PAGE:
Thursday, July 24, 2014

The Cocktail Napkin

Sometimes the best collectible items were never meant to be saved at all.  They didn't necessarily begin their lives as anything significant.  Somewhere along the way, something happened to the item to make it special.  That event saved an ordinary, everyday item from being used, discarded, and ultimately disintegrating into nothing.  We're going to take a look at something just like that.  A small item that would've been destroyed over forty years ago had three specific men not come into contact with it.  That item, now a unique wrestling artifact, is...a cocktail napkin.

I like to refer to the 1970's as the "wild west days" of professional wrestling.  The "boom" caused by wrestling being a hit on the then-new medium of television in the '50s had long passed.  The "Rock N Wrestling" era of the '80s was still far off.  The '70s, from all accounts, still saw major popularity for the sport of kings, but stories of the era create a very exciting and somewhat chaotic image of the decade.  The NWA was still in full force, yet many of the individual promoters were battling outlaw organizations around the country.  The WWWF ruled the northeast, most importantly the gritty and often dangerous New York City of the era.  The AWA, however, is the territory that we may have the best glimpse into all of these years later.

Although a work of fiction, the AWA-backed 1974 film titled "The Wrestler," provides a fun look into the stars of Verne Gagne's promotion and the business in general.  In one of the most famous scenes, Dusty Rhodes and Dick Murdoch participate in a barroom brawl, a concept that creeps into many real-life stories from that time.  I'm sure that not all of the nights in bars ended up that way, but there's no doubt that many memorable moments involving wrestlers took place in various hole-in-the-wall establishments around the world.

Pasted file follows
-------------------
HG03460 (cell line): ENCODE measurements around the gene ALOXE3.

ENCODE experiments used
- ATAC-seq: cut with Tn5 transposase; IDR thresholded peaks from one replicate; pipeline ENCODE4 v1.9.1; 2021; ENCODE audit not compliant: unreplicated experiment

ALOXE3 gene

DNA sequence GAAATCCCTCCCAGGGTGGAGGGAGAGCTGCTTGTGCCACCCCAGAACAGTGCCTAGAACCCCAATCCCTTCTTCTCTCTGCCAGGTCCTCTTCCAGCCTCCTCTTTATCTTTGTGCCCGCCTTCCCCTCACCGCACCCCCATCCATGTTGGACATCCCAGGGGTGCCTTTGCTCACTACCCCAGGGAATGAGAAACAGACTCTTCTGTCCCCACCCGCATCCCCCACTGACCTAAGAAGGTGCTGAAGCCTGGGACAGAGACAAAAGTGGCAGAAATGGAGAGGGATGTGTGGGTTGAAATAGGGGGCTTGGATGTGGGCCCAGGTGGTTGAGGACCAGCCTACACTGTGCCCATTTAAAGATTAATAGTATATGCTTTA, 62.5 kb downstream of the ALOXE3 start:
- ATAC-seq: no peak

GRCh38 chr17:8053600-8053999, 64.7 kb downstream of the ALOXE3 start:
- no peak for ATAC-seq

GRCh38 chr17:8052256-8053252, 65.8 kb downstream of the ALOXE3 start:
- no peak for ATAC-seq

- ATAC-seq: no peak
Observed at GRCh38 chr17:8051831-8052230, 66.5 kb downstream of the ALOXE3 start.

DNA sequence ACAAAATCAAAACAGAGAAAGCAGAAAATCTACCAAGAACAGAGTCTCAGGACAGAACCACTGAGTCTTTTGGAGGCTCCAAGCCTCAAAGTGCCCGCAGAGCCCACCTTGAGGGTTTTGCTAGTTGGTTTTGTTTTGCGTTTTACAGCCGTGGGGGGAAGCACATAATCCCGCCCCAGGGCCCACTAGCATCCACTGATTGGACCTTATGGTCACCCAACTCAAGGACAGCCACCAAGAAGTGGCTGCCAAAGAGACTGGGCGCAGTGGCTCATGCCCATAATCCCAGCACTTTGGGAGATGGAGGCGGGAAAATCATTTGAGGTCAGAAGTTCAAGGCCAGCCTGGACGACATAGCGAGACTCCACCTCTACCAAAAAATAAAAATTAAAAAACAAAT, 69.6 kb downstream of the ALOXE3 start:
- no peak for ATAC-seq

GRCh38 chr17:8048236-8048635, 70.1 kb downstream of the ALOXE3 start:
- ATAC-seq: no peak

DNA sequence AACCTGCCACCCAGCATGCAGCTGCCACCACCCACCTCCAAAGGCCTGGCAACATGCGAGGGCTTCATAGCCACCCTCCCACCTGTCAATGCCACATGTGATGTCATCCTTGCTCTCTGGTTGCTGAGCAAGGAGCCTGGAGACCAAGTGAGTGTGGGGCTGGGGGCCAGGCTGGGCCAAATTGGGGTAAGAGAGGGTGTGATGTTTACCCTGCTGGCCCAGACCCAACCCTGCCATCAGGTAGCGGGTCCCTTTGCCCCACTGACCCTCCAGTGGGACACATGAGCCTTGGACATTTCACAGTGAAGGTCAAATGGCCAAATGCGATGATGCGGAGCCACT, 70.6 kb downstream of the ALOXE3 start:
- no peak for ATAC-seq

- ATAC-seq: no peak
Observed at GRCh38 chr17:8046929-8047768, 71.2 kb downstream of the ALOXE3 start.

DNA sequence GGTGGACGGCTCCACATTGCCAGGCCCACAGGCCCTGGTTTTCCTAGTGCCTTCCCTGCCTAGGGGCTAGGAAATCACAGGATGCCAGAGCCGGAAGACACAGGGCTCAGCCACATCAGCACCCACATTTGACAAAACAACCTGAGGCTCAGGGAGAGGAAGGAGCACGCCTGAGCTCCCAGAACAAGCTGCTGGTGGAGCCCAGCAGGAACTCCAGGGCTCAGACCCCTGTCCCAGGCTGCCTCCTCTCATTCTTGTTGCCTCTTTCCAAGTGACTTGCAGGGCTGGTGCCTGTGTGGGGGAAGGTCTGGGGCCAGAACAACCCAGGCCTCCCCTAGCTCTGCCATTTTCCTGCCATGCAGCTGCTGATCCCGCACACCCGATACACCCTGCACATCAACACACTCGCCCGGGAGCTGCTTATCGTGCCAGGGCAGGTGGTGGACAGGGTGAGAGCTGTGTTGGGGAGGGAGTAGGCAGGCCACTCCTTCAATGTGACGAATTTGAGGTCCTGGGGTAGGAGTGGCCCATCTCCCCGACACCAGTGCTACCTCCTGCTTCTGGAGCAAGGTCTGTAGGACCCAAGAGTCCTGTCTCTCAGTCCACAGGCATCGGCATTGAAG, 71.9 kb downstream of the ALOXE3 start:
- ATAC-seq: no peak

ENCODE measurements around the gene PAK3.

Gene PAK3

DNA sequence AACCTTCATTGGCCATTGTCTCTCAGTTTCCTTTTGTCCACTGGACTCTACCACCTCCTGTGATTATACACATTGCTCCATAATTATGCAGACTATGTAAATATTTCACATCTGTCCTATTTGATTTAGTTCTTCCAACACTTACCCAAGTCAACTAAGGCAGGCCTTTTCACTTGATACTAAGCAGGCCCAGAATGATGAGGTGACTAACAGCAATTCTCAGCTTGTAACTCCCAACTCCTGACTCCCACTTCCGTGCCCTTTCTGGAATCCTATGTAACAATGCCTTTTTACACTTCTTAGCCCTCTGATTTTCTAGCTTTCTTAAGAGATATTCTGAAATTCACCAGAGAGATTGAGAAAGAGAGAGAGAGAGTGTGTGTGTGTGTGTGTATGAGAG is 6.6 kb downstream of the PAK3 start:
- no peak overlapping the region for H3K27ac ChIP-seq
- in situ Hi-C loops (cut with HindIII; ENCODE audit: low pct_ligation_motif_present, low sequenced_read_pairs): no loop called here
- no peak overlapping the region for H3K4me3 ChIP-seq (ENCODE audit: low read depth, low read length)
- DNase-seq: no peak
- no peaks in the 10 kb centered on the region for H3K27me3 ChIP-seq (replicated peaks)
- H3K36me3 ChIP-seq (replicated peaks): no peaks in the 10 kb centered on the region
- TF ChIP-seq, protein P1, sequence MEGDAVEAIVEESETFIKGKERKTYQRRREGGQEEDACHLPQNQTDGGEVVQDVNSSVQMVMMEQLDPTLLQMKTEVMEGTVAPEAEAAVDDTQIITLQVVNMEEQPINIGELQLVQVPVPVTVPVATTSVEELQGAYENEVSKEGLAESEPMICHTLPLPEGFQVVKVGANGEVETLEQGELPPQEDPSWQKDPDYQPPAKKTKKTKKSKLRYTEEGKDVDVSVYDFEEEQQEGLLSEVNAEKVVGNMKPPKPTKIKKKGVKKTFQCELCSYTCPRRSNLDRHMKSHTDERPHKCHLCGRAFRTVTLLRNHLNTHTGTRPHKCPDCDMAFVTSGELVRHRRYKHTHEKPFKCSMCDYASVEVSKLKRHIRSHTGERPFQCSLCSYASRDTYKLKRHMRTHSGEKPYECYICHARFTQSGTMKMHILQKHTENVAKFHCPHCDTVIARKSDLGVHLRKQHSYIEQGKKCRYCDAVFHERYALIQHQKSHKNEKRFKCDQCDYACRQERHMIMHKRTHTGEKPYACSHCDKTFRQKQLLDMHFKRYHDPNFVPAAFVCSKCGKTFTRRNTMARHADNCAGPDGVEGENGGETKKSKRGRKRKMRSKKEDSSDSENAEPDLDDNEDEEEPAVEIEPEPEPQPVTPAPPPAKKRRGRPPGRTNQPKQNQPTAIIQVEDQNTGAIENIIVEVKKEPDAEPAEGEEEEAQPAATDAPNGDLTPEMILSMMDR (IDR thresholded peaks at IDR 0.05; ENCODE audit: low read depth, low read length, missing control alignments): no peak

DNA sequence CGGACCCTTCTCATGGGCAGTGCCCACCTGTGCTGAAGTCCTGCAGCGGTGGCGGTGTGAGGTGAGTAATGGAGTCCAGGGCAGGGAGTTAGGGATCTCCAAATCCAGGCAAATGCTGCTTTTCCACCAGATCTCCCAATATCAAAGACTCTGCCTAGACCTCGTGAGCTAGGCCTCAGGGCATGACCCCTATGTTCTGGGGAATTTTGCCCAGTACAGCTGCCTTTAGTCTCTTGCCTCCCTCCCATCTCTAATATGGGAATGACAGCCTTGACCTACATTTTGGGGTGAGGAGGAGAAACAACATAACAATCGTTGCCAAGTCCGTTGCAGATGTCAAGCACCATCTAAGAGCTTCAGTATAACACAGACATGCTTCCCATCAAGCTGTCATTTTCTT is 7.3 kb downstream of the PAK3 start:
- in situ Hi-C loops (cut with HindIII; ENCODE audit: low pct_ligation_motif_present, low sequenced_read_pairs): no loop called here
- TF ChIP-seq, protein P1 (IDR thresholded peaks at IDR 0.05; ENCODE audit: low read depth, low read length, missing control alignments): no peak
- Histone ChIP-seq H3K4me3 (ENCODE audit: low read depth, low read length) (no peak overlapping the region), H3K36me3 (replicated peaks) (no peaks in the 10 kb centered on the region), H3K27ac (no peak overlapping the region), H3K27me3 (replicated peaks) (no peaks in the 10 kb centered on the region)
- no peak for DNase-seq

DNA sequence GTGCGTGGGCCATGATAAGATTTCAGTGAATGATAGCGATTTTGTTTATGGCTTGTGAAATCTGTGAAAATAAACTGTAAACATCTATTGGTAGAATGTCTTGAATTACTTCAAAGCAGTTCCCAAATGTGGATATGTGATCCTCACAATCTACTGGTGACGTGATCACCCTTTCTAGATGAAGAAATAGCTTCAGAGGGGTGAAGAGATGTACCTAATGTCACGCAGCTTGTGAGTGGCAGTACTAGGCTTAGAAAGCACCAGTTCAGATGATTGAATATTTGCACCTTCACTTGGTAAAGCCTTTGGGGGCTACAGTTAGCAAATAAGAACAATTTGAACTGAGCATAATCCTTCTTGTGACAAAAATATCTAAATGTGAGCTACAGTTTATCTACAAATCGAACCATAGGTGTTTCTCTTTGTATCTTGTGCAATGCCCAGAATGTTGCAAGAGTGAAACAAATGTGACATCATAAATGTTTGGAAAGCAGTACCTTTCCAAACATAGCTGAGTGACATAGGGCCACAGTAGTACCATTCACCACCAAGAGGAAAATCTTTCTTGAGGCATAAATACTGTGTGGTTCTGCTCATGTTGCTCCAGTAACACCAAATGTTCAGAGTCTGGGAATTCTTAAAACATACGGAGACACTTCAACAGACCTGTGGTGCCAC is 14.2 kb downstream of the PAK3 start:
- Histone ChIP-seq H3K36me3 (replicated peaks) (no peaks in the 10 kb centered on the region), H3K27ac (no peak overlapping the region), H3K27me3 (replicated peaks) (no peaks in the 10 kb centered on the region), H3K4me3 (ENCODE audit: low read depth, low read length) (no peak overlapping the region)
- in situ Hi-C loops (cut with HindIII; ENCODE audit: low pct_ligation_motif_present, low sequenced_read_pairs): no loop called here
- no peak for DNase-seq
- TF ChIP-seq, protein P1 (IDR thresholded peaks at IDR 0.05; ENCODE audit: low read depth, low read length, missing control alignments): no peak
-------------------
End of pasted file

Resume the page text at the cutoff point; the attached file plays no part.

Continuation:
Several years ago, I stumbled upon a cocktail napkin that proudly advertises, "River Queen Bar - Lounge - Grand Forks, North Dakota."  On the back of the well-kept piece of ephemera are the autographs of Rhodes, Ivan Koloff, and Dennis Stamp.  The original owner of the napkin claimed that his dad obtained the autographs after a night of drinking around 1971.

Research suggests that the night was more likely in early 1972, as all three men were wrestling in the AWA at that time.  There doesn't seem to be much info regarding the establishment, but one can only imagine the atmosphere, especially when this troupe of grapplers entered the scene.  Adding to the story is the interesting quote of "When You're Out Of Work--Look Me Up...For Sparring!"  It's hard to tell just which one of the three wrestlers added the quote, but perhaps a barroom brawl did in fact break out that night!

Items like these are what truly keep the history of the business alive.  The autographs aren't rare and all three men still sign today, but it's the manner and context that make them much more interesting than one obtained in a normal setting.  Surely none of the three wrestlers or the recipient of the autographs ever would've imagined that small, square, early '70s napkin being discussed nearly a half century later, but here we are.  Dusty, Ivan, and Dennis, here's to you and those glory days, and nights, on the road!

Thursday, July 17, 2014

Georgia Championship Wrestling...34 Years Ago To The Day

Often we look back on the events in wrestling's past that will never be forgotten.  The WrestleMania's, the Starrcade's, and Monday Night Raw's that will linger in the back of our minds as long as we're fans.  But what about the forgotten shows?  The shows that, for decades and decades, could be found somewhere in the world on any given night of the week.  No record of these shows may exist aside from a card rundown, results, or sometimes even less, but these are the events that kept the business going.  Before the advent of supercards and pay-per-view, these shows were where the money was made, as were the memories.